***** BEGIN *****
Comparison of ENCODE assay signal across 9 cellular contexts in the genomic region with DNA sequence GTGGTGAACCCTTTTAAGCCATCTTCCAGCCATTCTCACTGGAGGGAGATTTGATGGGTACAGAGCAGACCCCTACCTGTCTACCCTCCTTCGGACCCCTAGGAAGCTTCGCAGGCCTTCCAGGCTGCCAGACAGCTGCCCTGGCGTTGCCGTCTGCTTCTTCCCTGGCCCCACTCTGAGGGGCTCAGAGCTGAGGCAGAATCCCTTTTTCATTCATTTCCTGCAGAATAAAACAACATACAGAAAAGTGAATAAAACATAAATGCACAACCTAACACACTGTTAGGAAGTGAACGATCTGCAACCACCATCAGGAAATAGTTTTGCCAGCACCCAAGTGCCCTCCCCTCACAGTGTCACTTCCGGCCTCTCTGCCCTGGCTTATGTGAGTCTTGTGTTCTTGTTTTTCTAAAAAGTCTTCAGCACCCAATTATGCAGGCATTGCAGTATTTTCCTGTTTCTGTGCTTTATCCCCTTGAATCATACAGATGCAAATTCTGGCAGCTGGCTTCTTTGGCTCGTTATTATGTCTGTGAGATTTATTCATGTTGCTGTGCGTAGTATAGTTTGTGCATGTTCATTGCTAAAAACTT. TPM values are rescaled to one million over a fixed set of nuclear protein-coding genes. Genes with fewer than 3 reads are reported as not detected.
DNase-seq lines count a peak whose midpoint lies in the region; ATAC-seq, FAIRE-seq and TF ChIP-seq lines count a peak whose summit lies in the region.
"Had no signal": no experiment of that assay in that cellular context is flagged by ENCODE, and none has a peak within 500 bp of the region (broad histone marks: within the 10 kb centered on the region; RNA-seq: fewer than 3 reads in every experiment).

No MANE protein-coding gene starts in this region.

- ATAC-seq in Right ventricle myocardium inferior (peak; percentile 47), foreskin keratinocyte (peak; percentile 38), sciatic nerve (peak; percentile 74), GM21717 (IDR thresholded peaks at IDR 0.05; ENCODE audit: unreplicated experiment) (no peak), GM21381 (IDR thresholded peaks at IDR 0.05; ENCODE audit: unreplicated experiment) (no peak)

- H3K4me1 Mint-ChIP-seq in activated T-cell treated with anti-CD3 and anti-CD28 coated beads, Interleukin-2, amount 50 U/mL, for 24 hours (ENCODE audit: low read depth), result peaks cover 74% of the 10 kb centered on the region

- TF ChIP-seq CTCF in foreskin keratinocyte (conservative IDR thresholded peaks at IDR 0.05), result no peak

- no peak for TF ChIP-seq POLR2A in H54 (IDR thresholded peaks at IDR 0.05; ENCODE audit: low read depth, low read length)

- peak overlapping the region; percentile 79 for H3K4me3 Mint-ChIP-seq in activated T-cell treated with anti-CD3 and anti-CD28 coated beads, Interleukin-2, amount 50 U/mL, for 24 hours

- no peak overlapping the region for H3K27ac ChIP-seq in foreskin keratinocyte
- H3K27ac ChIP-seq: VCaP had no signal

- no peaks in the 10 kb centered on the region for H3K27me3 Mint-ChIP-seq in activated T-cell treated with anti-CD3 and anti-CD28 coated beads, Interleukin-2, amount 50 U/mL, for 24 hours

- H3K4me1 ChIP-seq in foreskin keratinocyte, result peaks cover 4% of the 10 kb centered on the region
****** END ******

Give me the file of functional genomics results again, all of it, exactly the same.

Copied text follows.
Comparison of ENCODE assay signal across 9 cellular contexts in the genomic region with DNA sequence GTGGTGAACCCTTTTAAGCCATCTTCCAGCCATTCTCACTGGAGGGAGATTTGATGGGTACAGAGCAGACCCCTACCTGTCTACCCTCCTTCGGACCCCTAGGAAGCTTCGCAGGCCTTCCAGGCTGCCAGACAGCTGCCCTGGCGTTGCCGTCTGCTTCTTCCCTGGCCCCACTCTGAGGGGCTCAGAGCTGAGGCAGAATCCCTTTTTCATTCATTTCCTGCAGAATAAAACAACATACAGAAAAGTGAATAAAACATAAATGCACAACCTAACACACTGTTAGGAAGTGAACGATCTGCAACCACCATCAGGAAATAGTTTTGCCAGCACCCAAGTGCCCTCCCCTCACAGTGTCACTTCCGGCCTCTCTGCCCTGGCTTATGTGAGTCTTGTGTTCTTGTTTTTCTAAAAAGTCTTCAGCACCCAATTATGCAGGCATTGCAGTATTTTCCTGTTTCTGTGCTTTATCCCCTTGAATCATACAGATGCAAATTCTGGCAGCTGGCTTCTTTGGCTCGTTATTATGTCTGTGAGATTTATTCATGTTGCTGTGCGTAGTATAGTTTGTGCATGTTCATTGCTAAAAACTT. TPM values are rescaled to one million over a fixed set of nuclear protein-coding genes. Genes with fewer than 3 reads are reported as not detected.
DNase-seq lines count a peak whose midpoint lies in the region; ATAC-seq, FAIRE-seq and TF ChIP-seq lines count a peak whose summit lies in the region.
"Had no signal": no experiment of that assay in that cellular context is flagged by ENCODE, and none has a peak within 500 bp of the region (broad histone marks: within the 10 kb centered on the region; RNA-seq: fewer than 3 reads in every experiment).

No MANE protein-coding gene starts in this region.

- ATAC-seq in Right ventricle myocardium inferior (peak; percentile 47), foreskin keratinocyte (peak; percentile 38), sciatic nerve (peak; percentile 74), GM21717 (IDR thresholded peaks at IDR 0.05; ENCODE audit: unreplicated experiment) (no peak), GM21381 (IDR thresholded peaks at IDR 0.05; ENCODE audit: unreplicated experiment) (no peak)

- H3K4me1 Mint-ChIP-seq in activated T-cell treated with anti-CD3 and anti-CD28 coated beads, Interleukin-2, amount 50 U/mL, for 24 hours (ENCODE audit: low read depth), result peaks cover 74% of the 10 kb centered on the region

- TF ChIP-seq CTCF in foreskin keratinocyte (conservative IDR thresholded peaks at IDR 0.05), result no peak

- no peak for TF ChIP-seq POLR2A in H54 (IDR thresholded peaks at IDR 0.05; ENCODE audit: low read depth, low read length)

- peak overlapping the region; percentile 79 for H3K4me3 Mint-ChIP-seq in activated T-cell treated with anti-CD3 and anti-CD28 coated beads, Interleukin-2, amount 50 U/mL, for 24 hours

- no peak overlapping the region for H3K27ac ChIP-seq in foreskin keratinocyte
- H3K27ac ChIP-seq: VCaP had no signal

- no peaks in the 10 kb centered on the region for H3K27me3 Mint-ChIP-seq in activated T-cell treated with anti-CD3 and anti-CD28 coated beads, Interleukin-2, amount 50 U/mL, for 24 hours

- H3K4me1 ChIP-seq in foreskin keratinocyte, result peaks cover 4% of the 10 kb centered on the region